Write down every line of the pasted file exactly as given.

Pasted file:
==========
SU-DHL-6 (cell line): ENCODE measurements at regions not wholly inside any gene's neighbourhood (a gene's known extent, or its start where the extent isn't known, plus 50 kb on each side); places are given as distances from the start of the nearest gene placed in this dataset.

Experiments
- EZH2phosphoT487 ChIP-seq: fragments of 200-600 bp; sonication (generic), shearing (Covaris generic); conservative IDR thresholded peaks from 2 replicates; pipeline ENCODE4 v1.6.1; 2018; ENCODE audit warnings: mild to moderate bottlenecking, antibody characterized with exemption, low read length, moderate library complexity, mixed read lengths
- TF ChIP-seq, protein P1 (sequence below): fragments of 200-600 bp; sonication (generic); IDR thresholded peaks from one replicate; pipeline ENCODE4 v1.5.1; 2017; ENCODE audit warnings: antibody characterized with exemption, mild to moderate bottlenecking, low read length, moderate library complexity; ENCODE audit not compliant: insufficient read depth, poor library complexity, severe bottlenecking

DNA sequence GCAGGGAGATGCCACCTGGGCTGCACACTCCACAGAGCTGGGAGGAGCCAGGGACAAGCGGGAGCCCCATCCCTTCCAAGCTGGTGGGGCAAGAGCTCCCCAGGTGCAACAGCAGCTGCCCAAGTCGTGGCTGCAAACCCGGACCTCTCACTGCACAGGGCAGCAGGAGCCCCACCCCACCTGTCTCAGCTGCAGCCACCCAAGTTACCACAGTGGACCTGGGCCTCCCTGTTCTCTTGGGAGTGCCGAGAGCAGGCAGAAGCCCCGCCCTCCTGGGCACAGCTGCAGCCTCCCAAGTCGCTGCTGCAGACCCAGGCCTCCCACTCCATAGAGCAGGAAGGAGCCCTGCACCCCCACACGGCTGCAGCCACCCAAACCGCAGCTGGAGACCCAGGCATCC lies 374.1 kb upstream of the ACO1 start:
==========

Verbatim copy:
SU-DHL-6 (cell line): ENCODE measurements at regions not wholly inside any gene's neighbourhood (a gene's known extent, or its start where the extent isn't known, plus 50 kb on each side); places are given as distances from the start of the nearest gene placed in this dataset.

Experiments
- EZH2phosphoT487 ChIP-seq: fragments of 200-600 bp; sonication (generic), shearing (Covaris generic); conservative IDR thresholded peaks from 2 replicates; pipeline ENCODE4 v1.6.1; 2018; ENCODE audit warnings: mild to moderate bottlenecking, antibody characterized with exemption, low read length, moderate library complexity, mixed read lengths
- TF ChIP-seq, protein P1 (sequence below): fragments of 200-600 bp; sonication (generic); IDR thresholded peaks from one replicate; pipeline ENCODE4 v1.5.1; 2017; ENCODE audit warnings: antibody characterized with exemption, mild to moderate bottlenecking, low read length, moderate library complexity; ENCODE audit not compliant: insufficient read depth, poor library complexity, severe bottlenecking

DNA sequence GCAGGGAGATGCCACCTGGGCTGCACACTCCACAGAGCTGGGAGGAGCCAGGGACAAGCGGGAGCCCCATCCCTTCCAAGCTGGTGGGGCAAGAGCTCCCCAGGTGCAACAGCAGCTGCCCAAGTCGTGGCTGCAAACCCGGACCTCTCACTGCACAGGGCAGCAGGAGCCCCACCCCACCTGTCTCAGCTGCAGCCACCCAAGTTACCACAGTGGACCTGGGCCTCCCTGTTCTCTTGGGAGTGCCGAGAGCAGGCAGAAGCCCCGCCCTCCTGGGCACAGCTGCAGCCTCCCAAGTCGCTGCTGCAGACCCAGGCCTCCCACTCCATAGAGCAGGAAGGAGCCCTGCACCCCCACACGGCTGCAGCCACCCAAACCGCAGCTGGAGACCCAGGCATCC lies 374.1 kb upstream of the ACO1 start: